According to Northern and its advisers, that is a serious undervalue of the rump, which ought to be worth at least pounds 5 and possibly as much as pounds 7 a share. South Western will be saying much the same. At the other end of the arguement, it is claimed that anything more than pounds 4 a share - the level implied by the market - is quite unjustified, and even that might not be sustainable.

Northern has forecast steadily increasing annual dividends from the rump company. At pounds 4 a share, the dividend yield will be a handsome 11 per cent, which is more than twice the current going rate for the RECs. Surely the rump shares should rise to bring the yield nearer to the typical level for a British utility?

The counter-arguments take several forms. The valuations used for US utilities, which average 90 per cent gearing, imply an 11 per cent yield for Northern anyway. Since Northern's peak gearing will be even higher, an 11 per cent yield does not seem an unreasonable level.

Furthermore, there should be a hefty allowance for risk in the Northern rump's price, to reflect the fact that interest payments will reduce its dividend cover substantially and because dividends will therefore be much more vulnerable to force majeure, such as changes in interest rates, messing about by Professor Stephen Littlechild, the electricity regulator, or political interference from a Labour government.

Northern will certainly have to produce cost savings to the limit of what is possible and make a tremendous success of its non-distribution businesses to finance its dividend promises.

The company's supporters in the City are certainly giving shareholders the impression that two and two makes five, that a scorched earth policy will leave more fertile ground behind. Common sense dictates that high gearing is more likely to weaken the company than strengthen it. Delivery on the dividend is by no means guaranteed. On that basis, the market is right to demand a yield on the rump that exceeds by quite a margin even the income on a conventional long bond, unflattering though that might seem.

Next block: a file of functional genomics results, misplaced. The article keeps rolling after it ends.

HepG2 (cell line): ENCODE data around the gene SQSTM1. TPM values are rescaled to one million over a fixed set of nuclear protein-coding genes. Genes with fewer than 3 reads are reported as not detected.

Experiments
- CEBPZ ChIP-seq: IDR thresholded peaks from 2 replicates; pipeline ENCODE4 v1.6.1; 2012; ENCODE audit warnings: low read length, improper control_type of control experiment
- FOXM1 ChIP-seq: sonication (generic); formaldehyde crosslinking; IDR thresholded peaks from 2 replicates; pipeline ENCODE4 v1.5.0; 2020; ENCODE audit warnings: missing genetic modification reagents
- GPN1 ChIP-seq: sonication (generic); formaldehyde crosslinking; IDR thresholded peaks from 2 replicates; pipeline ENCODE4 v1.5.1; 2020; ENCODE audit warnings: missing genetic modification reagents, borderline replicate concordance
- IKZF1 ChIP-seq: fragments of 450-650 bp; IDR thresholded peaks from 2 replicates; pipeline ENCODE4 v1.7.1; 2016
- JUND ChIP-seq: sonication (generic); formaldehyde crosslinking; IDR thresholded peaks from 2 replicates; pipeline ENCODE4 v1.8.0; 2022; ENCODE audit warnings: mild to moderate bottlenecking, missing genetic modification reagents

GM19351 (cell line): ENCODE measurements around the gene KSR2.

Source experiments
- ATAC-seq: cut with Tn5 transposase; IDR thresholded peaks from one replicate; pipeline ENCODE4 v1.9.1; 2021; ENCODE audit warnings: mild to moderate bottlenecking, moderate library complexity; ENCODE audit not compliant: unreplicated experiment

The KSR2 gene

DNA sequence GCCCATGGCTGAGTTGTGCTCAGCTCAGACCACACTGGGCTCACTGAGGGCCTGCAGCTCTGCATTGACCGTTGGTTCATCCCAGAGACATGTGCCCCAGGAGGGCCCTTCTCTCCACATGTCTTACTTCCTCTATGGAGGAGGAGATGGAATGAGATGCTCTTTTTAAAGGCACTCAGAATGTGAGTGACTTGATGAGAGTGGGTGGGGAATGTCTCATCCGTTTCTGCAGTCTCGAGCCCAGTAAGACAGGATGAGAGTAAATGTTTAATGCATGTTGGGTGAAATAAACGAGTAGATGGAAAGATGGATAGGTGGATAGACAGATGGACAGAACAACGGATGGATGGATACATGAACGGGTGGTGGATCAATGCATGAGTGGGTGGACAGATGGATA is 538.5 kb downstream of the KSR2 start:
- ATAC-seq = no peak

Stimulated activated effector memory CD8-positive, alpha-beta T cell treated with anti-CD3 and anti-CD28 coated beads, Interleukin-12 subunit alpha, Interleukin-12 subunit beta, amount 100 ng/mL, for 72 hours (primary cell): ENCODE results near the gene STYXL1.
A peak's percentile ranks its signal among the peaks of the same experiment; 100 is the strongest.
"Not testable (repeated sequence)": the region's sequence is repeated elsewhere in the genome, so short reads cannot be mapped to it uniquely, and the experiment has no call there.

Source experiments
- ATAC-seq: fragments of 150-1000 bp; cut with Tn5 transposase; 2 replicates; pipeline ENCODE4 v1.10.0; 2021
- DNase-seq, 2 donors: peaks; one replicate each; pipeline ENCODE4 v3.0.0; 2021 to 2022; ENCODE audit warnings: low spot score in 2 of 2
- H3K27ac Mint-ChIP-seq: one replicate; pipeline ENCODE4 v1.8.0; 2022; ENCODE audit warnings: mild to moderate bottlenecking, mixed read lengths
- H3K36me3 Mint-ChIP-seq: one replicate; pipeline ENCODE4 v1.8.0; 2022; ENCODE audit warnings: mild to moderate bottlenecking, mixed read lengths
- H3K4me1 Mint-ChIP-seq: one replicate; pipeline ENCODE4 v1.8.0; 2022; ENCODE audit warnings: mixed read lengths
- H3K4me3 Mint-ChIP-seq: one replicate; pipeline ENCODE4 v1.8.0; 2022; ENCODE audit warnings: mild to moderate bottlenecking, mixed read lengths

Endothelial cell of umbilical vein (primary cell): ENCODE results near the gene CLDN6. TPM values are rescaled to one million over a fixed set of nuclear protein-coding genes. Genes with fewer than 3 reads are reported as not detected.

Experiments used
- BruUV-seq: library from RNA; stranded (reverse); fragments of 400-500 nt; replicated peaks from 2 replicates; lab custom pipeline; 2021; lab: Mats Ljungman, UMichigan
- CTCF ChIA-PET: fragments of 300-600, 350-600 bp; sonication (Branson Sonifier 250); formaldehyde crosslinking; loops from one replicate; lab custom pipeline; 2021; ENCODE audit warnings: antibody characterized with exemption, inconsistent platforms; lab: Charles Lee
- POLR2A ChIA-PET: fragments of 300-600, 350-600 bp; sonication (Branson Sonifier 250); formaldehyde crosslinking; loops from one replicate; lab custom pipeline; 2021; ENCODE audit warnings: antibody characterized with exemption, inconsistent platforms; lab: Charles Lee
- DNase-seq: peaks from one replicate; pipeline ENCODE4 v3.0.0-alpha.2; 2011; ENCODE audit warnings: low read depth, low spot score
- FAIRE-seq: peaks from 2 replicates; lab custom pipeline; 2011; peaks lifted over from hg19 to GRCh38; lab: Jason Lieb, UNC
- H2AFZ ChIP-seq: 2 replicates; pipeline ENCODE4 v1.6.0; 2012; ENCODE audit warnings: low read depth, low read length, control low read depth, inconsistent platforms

MAID is vindicated

MAID, the business information company, was one of those flotations that seemed to mark the top of last year's new issues boom. Nobody could take the company seriously, or its youthful chief executive, Dan Wagner, and the shares have consistently traded below even the much reduced issue price sponsors were eventually forced to settle for. Yesterday's extraordinary 75p rise to 157p, seems finally to have vindicated Mr Wagner and his supporters.

In itself, the Microsoft deal couldn't possibly warrant that kind of price movement. Becoming a Microsoft network information provider only weeks before the launch of Windows 95, which will hugely expand the network's pool of users, is certainly a coup with possibly quite substantial commercial benefits. But it is not going to transform the company. The deal does, however, help to close the credibility gap; MAID, it seems, is not after all the-fly-by night operation many had assumed. A Microsoft endorsement is still a mighty thing.

Start your day with The Independent, sign up for daily news emails
Arts and Entertainment
Lou Reed distorted the truth about his upbringing, and since his death in 2013, biographers and memoirists have added to the myths
musicThe truth about Lou Reed's upbringing beyond the biographers' and memoirists' myths
Ed Miliband received a warm welcome in Chester
election 2015
Life and Style
Apple CEO Tim Cook announces the Apple Watch during an Apple special even
fashionIs the Apple Watch for you? Well, it depends if you want it for the fitness tech, or for the style
ebooksA special investigation by Andy McSmith
  • Get to the point
Latest stories from i100
Have you tried new the Independent Digital Edition apps?
Independent Dating

By clicking 'Search' you
are agreeing to our
Terms of Use.

iJobs Job Widget
iJobs Money & Business

SThree: Trainee Recruitment Consultant